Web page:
On November 11, 2000, at 1640 central standard time, a Cessna T210N, N9528Y, piloted by a private pilot, sustained substantial damage during a forced landing, following a complete loss of engine power while in cruise flight, near Kankakee, Illinois. Visual meteorological conditions prevailed at the time of the accident. The personal flight was operating under the provisions of 14 CFR Part 91 and was on an instrument flight rules (IFR) flight plan. The pilot and four of his passengers reported no injuries. One passenger sustained serious injuries. The flight departed the Greater Rockford Airport, Rockford (RFD), Illinois, approximately 1545, and was en route to the Indianapolis Terry Airport, Indianapolis, Indiana.

According to the pilot's written statement, the flight departed RFD and climbed to a cruising altitude of 7,000 feet msl. The pilot reported, "As we were passing west of Kankakee, there was an instantaneous and complete loss of [engine] power. As soon as I determined the engine had quit, I used my moving map GPS [global position system] to decide IKK (Greater Kankakee Airport) might be reachable. As I turned to IKK, I contacted Chicago Center to advise them of my power loss and tell them I was diverting to IKK. At this point the gear warning horn was very loud and I am not sure exactly what Chicago [Center] replied with, but I believe he [the controller] cleared me to IKK. I established a heading for direct to IKK and trimmed the airplane for best glide airspeed." The pilot stated that he attempted to restart the engine without success. The pilot reported, "I obtained a visual on IKK and was convinced that I had more than adequate altitude to make the runway. I extended the gear [landing gear] to be sure I had adequate power [electrical power] to run the gear pump. As I continued to descend, it became apparent that I would not make the runway and I hoped to clear the highway that was ahead of me. As I realized I would not clear the highway, I turned slightly south to both avoid several farm buildings and give myself more field to land in. I landed in a field with roughly 500 feet before a raised highway. The plane impacted the highway bank and came to rest in the middle of the highway pointing 90 degrees to the right of our travel path."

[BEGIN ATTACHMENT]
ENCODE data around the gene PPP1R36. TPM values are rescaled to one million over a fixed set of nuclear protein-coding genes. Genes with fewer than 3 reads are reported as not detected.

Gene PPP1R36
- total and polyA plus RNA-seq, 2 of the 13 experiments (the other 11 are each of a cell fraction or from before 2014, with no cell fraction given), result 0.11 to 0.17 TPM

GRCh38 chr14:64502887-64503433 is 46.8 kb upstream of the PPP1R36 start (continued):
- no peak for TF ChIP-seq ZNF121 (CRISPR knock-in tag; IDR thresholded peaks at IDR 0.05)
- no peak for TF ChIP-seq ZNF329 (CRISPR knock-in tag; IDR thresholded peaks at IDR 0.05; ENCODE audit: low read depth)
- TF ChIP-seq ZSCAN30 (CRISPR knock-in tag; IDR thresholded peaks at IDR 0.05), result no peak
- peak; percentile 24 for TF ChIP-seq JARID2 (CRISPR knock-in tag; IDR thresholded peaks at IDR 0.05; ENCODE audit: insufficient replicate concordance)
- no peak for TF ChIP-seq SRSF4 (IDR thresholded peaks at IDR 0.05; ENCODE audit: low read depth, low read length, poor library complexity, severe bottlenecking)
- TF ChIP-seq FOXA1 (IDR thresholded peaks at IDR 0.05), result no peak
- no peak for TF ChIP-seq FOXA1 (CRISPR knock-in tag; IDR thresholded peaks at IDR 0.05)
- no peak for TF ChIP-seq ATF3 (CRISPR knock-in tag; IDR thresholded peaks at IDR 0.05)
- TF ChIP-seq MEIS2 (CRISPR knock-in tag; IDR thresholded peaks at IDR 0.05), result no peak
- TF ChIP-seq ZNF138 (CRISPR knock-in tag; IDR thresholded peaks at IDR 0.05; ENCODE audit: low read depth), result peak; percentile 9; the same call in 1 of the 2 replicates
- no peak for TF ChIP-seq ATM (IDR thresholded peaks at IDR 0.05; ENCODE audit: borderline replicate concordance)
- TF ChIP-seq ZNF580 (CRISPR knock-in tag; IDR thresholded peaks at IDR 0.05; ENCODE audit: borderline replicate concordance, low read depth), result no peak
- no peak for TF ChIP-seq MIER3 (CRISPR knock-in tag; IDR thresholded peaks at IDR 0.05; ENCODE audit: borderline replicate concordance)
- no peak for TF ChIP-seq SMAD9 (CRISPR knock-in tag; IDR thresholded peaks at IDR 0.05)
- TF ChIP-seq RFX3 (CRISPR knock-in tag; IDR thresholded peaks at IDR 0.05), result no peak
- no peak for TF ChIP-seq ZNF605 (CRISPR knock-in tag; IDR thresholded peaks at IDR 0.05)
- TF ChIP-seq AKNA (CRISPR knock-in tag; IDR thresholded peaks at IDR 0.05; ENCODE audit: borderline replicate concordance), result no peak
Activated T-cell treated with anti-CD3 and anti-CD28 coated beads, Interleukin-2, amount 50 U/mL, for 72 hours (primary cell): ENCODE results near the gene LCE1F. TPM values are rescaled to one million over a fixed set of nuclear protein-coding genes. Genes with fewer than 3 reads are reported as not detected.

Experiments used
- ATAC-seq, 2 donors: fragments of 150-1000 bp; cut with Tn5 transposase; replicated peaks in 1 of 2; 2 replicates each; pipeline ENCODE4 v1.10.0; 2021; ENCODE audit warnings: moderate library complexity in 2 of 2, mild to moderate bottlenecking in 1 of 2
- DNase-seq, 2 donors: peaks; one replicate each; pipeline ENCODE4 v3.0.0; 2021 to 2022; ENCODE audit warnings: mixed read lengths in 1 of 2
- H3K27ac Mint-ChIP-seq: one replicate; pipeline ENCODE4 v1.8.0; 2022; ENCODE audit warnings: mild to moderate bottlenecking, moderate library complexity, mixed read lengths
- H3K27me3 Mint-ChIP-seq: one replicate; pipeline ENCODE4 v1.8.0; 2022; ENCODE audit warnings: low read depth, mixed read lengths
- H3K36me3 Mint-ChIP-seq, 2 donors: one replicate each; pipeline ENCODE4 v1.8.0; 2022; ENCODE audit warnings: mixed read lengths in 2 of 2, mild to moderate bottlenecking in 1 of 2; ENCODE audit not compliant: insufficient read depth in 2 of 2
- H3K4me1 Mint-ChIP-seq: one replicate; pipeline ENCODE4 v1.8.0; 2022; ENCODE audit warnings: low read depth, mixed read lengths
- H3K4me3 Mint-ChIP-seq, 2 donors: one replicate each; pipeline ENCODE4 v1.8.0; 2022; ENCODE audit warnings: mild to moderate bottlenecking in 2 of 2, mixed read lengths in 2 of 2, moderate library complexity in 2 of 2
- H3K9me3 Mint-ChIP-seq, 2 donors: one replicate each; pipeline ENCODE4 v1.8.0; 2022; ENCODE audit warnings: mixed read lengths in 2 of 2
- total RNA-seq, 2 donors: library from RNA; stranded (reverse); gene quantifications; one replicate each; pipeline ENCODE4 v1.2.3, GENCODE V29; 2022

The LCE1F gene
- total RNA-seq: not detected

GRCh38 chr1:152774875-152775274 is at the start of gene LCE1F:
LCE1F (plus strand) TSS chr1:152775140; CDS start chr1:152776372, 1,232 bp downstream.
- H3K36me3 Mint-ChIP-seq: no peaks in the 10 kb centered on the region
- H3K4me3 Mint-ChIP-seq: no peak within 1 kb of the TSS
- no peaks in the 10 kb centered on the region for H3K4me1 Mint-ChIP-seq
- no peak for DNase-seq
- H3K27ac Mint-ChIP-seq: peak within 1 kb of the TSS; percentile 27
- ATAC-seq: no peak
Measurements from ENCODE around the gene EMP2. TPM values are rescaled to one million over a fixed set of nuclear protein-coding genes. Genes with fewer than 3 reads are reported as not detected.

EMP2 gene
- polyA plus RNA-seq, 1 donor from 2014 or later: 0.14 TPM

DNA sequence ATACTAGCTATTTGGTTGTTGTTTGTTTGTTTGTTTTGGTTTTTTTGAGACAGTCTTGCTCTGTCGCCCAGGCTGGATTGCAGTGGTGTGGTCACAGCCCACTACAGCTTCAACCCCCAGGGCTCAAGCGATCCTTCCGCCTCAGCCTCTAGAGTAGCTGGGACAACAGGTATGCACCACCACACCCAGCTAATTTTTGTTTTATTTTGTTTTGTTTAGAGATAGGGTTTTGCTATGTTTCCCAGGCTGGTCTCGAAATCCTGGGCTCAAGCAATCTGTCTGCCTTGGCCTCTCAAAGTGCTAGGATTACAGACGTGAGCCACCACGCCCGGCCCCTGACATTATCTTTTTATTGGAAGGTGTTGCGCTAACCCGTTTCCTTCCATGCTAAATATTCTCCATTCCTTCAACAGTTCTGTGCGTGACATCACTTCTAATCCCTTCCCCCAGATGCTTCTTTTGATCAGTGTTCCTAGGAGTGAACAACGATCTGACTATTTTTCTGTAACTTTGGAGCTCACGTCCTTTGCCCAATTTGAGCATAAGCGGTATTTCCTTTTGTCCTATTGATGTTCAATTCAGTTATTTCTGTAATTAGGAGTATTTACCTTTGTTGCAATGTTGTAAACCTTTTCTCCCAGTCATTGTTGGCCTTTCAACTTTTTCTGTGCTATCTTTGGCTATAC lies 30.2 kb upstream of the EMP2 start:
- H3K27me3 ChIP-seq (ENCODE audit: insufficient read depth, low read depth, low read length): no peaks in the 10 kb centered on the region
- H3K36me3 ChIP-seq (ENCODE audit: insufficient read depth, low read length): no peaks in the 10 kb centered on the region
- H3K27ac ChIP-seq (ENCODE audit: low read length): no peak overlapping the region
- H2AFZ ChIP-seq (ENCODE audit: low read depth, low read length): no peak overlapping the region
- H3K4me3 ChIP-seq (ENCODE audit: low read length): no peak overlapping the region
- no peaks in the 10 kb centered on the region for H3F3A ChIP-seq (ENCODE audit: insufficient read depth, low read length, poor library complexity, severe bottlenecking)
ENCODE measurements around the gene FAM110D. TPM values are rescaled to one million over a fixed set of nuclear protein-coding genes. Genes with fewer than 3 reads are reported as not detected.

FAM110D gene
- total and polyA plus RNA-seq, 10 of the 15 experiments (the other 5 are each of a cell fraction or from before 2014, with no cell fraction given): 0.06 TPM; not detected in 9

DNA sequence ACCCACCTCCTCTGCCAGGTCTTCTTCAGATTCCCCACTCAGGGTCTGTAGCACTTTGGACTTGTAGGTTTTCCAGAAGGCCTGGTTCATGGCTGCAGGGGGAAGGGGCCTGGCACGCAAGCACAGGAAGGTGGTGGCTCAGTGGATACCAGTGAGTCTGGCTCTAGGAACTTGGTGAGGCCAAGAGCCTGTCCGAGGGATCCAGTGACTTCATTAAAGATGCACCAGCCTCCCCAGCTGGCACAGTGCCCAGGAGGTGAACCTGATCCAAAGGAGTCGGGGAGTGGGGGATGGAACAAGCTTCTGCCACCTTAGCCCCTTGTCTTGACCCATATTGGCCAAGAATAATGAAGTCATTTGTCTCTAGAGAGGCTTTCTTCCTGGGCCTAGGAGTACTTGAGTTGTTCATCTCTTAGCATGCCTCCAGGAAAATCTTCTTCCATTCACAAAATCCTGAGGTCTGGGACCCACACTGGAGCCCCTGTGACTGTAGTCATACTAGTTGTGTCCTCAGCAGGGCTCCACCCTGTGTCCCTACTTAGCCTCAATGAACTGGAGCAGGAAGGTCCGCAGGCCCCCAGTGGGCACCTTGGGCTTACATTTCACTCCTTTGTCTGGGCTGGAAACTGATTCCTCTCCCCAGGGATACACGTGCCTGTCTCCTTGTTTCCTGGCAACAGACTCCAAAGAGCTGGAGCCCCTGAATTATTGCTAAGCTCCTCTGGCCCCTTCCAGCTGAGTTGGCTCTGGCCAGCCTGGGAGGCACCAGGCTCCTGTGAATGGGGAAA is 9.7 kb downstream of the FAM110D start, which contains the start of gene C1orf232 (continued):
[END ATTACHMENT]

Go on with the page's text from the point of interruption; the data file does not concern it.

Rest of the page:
The engine was a 310-horsepower Teledyne Continental Motors (TCM) TSIO-520-R6B, serial number 512109-H, and at the time of the accident had accumulated 3,283.7 total hours since new. The engine had accumulated 1,683.7 hours since the last major overhaul, which was completed on August 9, 1988.

The engine was removed from the airframe and sent to TCM, Mobile, Alabama, for a tear-down inspection. The engine was inspected on December 10, 2000, in the presence of the National Transportation Safety Board Investigator-In-Charge. The engine was confirmed to be TCM TSIO-520-R6B, serial number 512109-H. According to a tear-down inspection report generated by TCM, "Crankshaft was broken at number 3 cheek, aft radius of number 2 main bearing. Fracture origin was in the lower radius (multiple origin) of number 2 main bearing." The inspection report stated, "Main bearing support number 2 exhibited light fretting and bearing shift. Number 3 main bearing support exhibited bearing shift. Number 2 main bearing was broken up. The oil sump contained pieces of bearing debris. Two thin strips of steel bearing backing remained in number 2 main bearing saddle of the left crankcase half. Number 2 main bearing saddle was pounded in both crankcase halves." A copy of the tear-down inspection report is attached to this factual report.

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